See also: share

the lion's share

the largest part of something.
1998 Times Rich countries generally seize the lion's share of trade.
See also: share

share and share alike

have or receive an equal share; share things equally.
See also: alike, and, share

a share/slice of the ˈcake

(British English) (American English a piece/share/slice of the ˈpie) a share of the benefits or profits: Third-world countries are discovering how their natural resources have been exploited by the rest of the world and now they want a bigger slice of the cake.
See also: cake, of, share, slice

(more than) your fair ˈshare of something

(more than) the usual, expected or desired amount of something: I’ve had more than my fair share of problems recently, but now things seem to be getting better again.We’ve all paid our fair share except Delia, who’s never got any money.
See also: fair, of, share, something

the ˈlion’s share (of something)

(British English) the largest part of something that is being shared: The lion’s share of the awards have gone to American stars again.This idiom comes from one of Aesop’s fables. The lion is helped by other animals to kill a stag, but then refuses to share it with them.
See also: share

share and share aˈlike

(saying) share things equally: Children must learn to share and share alike.
See also: alike, and, share

a trouble ˌshared is a trouble ˈhalved

(saying) if you talk to somebody about your problems and worries, instead of keeping them to yourself, they seem less serious: You really should tell someone how you feel. After all, a trouble shared is a trouble halved.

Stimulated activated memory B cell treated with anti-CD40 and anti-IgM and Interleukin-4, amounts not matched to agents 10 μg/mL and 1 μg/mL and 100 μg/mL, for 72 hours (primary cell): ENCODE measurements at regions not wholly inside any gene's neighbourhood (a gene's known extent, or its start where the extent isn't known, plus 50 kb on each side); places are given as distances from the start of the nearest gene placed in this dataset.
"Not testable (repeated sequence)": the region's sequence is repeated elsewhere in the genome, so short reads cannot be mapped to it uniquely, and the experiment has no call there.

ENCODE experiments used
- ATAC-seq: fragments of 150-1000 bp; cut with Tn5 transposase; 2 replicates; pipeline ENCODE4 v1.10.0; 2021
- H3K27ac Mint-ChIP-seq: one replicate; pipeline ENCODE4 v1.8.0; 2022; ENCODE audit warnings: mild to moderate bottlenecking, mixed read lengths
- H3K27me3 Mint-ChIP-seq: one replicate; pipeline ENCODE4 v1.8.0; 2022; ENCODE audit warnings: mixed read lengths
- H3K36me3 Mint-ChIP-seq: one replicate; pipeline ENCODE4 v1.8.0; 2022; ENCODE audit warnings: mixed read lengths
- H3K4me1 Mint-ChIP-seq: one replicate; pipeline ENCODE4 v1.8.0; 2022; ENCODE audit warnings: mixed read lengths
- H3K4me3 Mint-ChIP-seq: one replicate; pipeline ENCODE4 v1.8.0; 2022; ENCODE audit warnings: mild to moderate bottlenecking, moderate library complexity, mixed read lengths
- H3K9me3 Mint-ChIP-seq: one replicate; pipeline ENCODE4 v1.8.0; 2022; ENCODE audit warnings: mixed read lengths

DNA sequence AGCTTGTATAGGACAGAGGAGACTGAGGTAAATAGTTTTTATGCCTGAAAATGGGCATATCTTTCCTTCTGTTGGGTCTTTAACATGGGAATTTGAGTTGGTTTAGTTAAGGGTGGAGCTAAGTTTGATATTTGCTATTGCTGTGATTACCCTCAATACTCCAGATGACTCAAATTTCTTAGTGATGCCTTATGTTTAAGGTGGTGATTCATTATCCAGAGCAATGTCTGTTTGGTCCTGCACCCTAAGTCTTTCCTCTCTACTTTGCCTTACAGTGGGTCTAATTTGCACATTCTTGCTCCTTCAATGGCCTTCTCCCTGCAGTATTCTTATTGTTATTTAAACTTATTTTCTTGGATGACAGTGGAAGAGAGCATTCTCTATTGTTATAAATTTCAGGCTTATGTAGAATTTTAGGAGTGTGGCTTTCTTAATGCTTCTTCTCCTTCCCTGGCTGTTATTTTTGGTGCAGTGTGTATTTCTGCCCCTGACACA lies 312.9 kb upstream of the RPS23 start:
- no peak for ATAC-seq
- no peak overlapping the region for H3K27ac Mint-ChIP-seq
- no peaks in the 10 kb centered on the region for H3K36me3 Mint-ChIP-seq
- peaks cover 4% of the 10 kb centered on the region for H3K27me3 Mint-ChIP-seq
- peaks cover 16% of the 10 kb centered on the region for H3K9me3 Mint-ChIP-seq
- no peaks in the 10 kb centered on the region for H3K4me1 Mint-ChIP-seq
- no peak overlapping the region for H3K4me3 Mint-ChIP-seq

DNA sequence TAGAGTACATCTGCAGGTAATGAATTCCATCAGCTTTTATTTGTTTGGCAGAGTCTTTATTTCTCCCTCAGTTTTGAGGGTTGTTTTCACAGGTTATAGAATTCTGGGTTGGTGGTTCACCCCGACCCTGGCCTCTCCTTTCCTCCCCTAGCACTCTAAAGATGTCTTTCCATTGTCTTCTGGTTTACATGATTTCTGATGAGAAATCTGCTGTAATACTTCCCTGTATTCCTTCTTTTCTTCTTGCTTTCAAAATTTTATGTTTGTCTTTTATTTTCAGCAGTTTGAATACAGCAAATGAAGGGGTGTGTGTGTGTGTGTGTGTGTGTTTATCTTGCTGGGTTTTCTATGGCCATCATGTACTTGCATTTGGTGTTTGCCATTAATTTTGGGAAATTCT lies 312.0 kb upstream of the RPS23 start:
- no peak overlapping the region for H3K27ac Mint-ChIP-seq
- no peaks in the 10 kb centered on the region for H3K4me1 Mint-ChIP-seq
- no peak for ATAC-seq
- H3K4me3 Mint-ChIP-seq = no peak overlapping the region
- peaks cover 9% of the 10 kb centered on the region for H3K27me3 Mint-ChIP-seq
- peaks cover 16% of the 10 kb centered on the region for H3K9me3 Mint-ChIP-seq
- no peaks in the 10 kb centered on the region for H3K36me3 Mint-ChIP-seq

See also: halve, share, trouble

share in

v.
To have a share or part in something: When the company began to make money, everyone working there shared in the profits.
See also: share

lion’s share

n. the largest portion. I earn a lot, but the lion’s share goes for taxes.
See also: share

lion's share

The greatest or best part.
See also: share

go shares

To be concerned or partake equally or jointly, as in a business venture.
See also: share
References in classic literature ?
If you are asked questions as to why you are dealing in these shares to such an extent, you can say that the friend for whom you are acting desires to boom copper, and is going on the low price of the metal at the moment.
Wingrave at that time was the possessor of six thousand shares in the Royal Hardwell Copper Mine, which had cost him, on an average, two dollars twenty-five.
He bought five thousand shares in one block, and sold none.
He had bought these shares to hold; he did not intend to sell one.
On the third afternoon, Aynesworth met on the stairs a young broker, whom he had come across once or twice during his earlier dealings in the shares.
And we thought that some fool of an Englishman was burning his fingers with those shares.
Quite apart from my own share in the matter, it makes me positively sick to see a fellow like you mixed up with such a crew in such a game.
Very well," he said, "if I give way, if I agree to your terms, you will be willing to make over this sixth share to me, both on your own account and on account of your late partner?
I will give you four thousand pounds for a quarter share," Da Souza said.
Its share of the wealth of the country consists of clothes and household furniture, with here and there, in very rare cases, an unencumbered home.
They are powerful in all the great railways of New York, north, east, and west, except one, where their share is only a few millions.
My fault lies in the fact that we concealed not only the body, but also the treasure, and that I have clung to Morstan's share as well as to my own.
I instantly communicated with Miss Morstan, and it only remains for us to drive out to Norwood and demand our share.
Three years ago we took Gell into the concern; we gave him a share in the oil-mill.
Guest and myself to make some acknowledgment of the service you've been to us; and, backed by your general conduct and business ability, it has made us determine on giving you a share in the business,--a share which we shall be glad to increase as the years go on.